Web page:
Landscaping to Create Privacy
Modern families spend a great deal of their time interacting with other people and as a result crave privacy when they are in their own homes and yards. Bigger houses, smaller lots, and the desire to spend more time outdoors puts the desire for privacy high on a homeowners list.
The average size of our yards and our gardens is shrinking. Instead of huge yards or grounds, most of us have pocket-sized areas surrounding our homes. Still, you can create an outdoor living area in a small private space that is solely for your own relaxation and enjoyment.
It is a challenge to create privacy for your deck and your small yard, but there are a number of tricks that can create the illusion of privacy.
Plants and fencing can serve to screen neighbors and muffle noise as well as create interest and beauty.
A small arbor can provide privacy or cordon off an outdoor living area. If your climate is less than ideal consider erecting a small gazebo. You can build your own garden structures or find prefabricated kits at nurseries or home improvement stores.
What do you do when the adjoining house is only a few feet away?
Hedges and trees are the natural way to go and you can derive a great deal of pleasure from natural greenery, as long as you are aware that keeping your hedge neat and tidy takes a great deal of work and skill.
Creating privacy with plants and screens of hedges and vines are easier and less expensive than putting in a wall or fence. A mature hedge can vary from one foot to as high as you can trim from the top of your ladder. Fast growing plants are great if you are in hurry but remember that they need almost constant clipping.
You can also use layers of trees as an alternative to a hedge. The rear screen might be tall shade trees, the middle layer might consist of hemlocks and hollies and the front screen would be smaller trees such as dogwoods, amelanchiers or redbuds.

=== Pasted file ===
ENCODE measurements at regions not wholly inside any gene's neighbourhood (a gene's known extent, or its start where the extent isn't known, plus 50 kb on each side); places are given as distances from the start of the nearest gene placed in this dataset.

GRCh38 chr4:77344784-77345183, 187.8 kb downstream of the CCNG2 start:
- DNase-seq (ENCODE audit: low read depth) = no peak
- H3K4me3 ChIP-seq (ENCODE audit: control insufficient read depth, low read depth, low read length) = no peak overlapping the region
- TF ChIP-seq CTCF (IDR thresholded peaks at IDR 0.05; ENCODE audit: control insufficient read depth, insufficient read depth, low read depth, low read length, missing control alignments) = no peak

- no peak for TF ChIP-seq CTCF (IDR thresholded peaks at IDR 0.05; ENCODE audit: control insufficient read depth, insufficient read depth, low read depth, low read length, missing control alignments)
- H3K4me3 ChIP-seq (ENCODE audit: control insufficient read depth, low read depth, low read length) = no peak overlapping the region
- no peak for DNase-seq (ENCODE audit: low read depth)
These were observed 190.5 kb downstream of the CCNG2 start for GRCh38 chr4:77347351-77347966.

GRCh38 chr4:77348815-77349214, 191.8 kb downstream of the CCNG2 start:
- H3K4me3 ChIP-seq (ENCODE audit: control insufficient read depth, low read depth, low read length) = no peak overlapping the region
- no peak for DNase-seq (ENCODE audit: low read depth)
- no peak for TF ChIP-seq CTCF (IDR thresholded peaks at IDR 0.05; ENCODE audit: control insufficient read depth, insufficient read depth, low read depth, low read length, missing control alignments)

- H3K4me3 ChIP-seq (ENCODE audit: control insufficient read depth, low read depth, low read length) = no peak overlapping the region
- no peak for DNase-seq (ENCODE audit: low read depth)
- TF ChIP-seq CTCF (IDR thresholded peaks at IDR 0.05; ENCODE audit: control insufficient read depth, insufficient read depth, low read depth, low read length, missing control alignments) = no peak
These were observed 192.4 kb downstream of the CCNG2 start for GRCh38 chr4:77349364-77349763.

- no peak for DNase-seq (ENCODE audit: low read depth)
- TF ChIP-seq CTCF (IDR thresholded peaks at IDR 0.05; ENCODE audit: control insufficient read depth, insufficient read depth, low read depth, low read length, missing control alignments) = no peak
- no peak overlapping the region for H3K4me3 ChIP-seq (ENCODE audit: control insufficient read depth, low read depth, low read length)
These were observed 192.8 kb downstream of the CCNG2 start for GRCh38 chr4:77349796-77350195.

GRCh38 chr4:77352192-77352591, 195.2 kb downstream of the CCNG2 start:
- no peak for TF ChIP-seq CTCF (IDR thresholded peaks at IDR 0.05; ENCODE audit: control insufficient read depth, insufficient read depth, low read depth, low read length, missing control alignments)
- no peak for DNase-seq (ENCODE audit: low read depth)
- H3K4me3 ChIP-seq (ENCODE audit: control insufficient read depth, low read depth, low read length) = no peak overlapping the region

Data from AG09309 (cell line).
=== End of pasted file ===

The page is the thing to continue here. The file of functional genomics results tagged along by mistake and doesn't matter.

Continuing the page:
Plants can also deflect noise. A buffer of mixed plants can absorb and deflect sound waves. For year around noise reduction plant a mix of evergreens. Keep in mind that the foliage needs to reach the ground and wrap around the area that you want to protect, much as a windbreaker serves to protect against the elements.
Fences for privacy
The best frame for a garden is a fence or a wall. A fence can serve as a privacy screen, a boundary demarcation, to provide protection, or as a way to keep something in or someone out of your yard.
Most of us want or need a fence for one reason or another and the choices are limitless. A fence is relatively easy to build and typically increases the value of your property. There are fences that you can assemble yourself and some that require a professional intervention.
Before deciding on a fence, check with your local building department. A building permit usually isnít required for a fence that is less than six feet all, but the rules may vary from town to town.
A fence can be as simple as a privacy screen, or it can be an edifice that is tall and solid for security reasons. Fencing choices are boundless. Examples include a redwood lattice, sunburst pickets, privacy panels, or scenic slats.
The privacy panel fence is probably the most popular. Vertical-board panels offer privacy, while a diagonal lattice extends the height without blocking out sunlight. You may also have seen scenic slats, which are the fences that look like a partially open Venetian blind.
If you arenít into a total screening effect, least you appear unfriendly to the neighbors, a gentler approach may be all that you require. The key is to create partial screening as well as focal points that will focus your interest inwardly toward your own space. A focal point might be a particularly lovely tree, a large decorative pot or a decorative shed.
There are all sorts of ways to create privacy, even in a small yard. You just have to get creative!
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